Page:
The exertion of unlawful influence on insiders
This study focuses on corruption that seeks to influence the core domain of the work of public sector agencies – the exercise of public authority.
While practitioners and researchers now have a comprehensive picture of unlawful influence in the form of threats, violence and extortion, research on corruption remains limited. For this reason, the current study focuses on corruption that seeks to influence the core domain of the work of public sector agencies – the exercise of public authority.
In this setting, there are two main actors: the insider, who is an official at a public sector agency, and an offender on the outside with links to economic or organized crime. Their corruptive interaction occurs when the insider has an improper relationship with the offender and where this relationship benefits the offender’s illegal activities. In this regard, the form of corruption studied here differs from the type of corruption that is generally associated with public sector agencies, namely that linked to the procurement of goods and services, where the agency acts in the same way any other purchaser.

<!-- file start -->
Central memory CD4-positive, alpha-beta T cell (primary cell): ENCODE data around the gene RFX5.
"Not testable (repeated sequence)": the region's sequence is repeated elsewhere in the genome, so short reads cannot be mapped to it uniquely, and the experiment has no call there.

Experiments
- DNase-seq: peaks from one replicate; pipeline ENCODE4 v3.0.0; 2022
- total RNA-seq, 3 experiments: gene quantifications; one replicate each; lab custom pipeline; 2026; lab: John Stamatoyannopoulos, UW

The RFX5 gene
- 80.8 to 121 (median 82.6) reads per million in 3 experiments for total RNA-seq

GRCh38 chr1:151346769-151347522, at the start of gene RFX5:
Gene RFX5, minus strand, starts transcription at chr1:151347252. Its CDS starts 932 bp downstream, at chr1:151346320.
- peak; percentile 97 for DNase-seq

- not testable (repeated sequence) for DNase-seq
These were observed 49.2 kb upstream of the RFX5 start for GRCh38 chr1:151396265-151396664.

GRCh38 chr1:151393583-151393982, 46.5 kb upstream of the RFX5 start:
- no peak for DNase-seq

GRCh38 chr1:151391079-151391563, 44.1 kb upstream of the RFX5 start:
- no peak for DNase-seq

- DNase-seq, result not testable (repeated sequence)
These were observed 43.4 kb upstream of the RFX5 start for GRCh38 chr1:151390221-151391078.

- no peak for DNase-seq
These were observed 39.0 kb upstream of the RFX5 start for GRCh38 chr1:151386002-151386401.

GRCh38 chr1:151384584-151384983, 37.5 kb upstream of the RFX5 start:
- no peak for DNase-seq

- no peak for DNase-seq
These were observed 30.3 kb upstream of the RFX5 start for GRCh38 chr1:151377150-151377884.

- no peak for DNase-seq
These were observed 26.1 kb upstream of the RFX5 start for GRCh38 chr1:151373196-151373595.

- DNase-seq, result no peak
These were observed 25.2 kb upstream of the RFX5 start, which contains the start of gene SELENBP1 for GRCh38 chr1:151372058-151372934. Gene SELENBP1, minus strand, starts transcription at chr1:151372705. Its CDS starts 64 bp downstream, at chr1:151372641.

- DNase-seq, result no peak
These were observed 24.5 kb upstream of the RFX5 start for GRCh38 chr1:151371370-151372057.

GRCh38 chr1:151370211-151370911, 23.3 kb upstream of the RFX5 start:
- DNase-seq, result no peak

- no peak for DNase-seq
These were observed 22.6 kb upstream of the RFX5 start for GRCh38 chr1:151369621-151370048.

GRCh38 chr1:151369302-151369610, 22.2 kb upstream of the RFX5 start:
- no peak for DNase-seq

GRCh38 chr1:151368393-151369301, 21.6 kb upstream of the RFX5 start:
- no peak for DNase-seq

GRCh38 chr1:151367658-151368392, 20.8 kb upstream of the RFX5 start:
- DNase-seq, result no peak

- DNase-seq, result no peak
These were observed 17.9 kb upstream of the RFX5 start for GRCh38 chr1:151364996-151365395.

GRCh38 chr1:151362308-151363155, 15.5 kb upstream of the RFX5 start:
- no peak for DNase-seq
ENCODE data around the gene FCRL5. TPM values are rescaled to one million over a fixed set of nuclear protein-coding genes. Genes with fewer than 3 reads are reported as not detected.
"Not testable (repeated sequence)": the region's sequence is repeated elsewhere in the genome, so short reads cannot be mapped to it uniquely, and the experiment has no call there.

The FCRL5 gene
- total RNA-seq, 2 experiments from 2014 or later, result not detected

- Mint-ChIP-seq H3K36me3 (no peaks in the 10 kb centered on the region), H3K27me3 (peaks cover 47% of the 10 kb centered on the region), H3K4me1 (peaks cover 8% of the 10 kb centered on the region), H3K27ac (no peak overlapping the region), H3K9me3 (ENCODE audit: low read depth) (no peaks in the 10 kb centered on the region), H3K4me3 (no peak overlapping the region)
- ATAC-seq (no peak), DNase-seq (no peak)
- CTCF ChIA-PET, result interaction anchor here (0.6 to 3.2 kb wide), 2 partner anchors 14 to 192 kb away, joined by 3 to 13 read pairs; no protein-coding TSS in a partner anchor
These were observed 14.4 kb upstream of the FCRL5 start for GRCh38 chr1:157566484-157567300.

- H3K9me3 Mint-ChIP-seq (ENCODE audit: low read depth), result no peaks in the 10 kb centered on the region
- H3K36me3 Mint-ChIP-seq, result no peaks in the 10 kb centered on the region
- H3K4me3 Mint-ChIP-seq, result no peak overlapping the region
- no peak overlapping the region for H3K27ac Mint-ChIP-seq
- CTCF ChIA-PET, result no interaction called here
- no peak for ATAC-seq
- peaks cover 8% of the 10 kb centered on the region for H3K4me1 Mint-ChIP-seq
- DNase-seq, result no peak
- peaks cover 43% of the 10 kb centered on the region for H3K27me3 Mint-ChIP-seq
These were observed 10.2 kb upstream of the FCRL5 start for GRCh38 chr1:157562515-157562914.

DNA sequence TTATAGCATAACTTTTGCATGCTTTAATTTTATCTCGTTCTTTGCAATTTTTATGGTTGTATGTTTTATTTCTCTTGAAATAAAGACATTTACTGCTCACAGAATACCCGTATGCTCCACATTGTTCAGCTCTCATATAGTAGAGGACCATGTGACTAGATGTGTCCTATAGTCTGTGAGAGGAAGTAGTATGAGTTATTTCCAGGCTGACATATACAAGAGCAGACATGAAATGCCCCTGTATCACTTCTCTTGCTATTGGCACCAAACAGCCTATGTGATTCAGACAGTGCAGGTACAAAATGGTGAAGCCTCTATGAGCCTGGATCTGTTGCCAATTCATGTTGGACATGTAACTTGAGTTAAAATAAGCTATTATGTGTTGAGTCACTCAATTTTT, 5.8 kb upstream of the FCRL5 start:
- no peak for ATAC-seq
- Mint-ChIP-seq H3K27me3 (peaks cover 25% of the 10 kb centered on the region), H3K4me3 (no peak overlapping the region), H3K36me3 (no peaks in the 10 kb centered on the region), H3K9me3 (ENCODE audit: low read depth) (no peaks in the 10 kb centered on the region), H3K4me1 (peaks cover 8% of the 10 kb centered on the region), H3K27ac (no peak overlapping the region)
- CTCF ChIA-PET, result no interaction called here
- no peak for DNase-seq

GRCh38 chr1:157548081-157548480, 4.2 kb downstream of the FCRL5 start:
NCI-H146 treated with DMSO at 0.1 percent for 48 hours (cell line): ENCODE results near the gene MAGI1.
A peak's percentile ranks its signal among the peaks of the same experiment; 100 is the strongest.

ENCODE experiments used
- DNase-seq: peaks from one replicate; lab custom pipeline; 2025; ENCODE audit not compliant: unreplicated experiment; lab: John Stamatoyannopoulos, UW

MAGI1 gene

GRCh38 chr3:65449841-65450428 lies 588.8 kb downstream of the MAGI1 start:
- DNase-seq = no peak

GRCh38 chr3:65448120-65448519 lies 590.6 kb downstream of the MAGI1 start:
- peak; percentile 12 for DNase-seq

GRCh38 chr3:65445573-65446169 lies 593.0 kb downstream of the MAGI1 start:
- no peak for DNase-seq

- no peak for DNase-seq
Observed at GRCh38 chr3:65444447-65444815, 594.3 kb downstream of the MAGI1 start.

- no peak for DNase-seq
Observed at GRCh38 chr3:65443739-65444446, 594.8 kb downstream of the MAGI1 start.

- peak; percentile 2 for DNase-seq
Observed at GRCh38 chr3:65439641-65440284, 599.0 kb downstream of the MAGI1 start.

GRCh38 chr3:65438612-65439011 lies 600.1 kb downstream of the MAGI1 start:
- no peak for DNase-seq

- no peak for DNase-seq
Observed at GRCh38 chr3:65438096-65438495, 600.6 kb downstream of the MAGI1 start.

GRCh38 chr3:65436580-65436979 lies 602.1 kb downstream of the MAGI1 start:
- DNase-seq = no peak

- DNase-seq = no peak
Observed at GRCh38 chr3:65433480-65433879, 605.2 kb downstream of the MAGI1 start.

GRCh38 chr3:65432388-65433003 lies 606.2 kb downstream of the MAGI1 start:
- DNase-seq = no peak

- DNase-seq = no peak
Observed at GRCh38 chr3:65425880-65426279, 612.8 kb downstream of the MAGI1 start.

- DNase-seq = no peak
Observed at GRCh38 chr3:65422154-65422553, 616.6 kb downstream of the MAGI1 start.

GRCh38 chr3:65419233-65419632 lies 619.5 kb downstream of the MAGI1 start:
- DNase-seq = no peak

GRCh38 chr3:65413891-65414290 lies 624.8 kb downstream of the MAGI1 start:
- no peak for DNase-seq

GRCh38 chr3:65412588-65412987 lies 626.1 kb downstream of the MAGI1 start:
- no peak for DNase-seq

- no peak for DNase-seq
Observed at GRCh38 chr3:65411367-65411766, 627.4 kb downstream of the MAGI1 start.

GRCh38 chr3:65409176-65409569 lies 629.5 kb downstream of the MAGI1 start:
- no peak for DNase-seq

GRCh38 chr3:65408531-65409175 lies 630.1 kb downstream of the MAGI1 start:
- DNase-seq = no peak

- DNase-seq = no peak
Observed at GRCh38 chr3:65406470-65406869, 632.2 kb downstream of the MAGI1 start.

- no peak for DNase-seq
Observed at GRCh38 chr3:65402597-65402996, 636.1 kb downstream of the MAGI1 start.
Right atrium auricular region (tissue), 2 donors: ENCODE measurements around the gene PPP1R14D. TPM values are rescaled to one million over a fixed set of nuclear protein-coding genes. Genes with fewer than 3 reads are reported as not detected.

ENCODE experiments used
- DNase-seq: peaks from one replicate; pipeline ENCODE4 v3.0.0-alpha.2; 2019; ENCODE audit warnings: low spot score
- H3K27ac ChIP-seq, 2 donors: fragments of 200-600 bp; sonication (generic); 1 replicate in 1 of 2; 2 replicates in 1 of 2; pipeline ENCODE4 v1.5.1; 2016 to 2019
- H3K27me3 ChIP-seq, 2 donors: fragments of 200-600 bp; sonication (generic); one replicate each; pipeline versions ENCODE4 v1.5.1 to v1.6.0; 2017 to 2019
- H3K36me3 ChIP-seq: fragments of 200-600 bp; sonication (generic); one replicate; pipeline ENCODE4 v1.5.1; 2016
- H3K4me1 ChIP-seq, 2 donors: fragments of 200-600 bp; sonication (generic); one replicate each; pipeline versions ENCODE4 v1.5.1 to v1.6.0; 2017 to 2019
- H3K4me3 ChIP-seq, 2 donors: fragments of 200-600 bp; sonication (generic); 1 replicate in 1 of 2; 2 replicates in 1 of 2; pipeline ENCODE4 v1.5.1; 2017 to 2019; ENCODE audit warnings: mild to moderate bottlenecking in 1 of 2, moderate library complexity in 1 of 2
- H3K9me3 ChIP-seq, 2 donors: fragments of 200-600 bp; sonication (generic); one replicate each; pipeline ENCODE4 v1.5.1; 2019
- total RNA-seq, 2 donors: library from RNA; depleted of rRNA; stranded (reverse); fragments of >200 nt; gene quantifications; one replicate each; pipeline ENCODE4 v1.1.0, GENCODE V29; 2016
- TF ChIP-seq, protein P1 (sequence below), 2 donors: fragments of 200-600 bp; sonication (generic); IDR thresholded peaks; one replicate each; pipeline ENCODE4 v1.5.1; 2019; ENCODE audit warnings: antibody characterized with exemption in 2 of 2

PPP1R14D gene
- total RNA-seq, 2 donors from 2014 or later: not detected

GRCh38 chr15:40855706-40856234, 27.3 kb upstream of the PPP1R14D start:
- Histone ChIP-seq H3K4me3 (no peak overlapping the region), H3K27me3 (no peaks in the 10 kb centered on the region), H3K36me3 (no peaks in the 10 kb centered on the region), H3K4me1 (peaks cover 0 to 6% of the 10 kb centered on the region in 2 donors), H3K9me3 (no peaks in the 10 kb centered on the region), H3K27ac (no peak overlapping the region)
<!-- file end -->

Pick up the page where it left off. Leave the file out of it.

Furthermore, the offences covered by the study concern more qualified types of crime. The economic and organized crimes included in the study are both characterized by a high level of organization. There is a hierarchical division of labour associated with the crime and the criminal activities are relatively long-term (Korsell, Skinnari and Vesterhav 2009, Brå 2005:11, Ruggiero 2012, Larsson 2008, cf. Kleemans and van de Bunt 2008). The economic crimes are characterized by an insider who cooperates with one or more offenders on the “outside”.
Through the study of this phenomenon, and of how corruption is utilised by offenders in the fields of economic and organized crime, the objective of the study is to increase our knowledge of serious corruption offences and the damage these produce, and to develop preventive and counteractive measures to enable public sector agencies to better protect themselves.
© The Swedish National Council for Crime Prevention, 2014
Author: Johanna Skinnari, Emma Ekdahl and Lars Korsell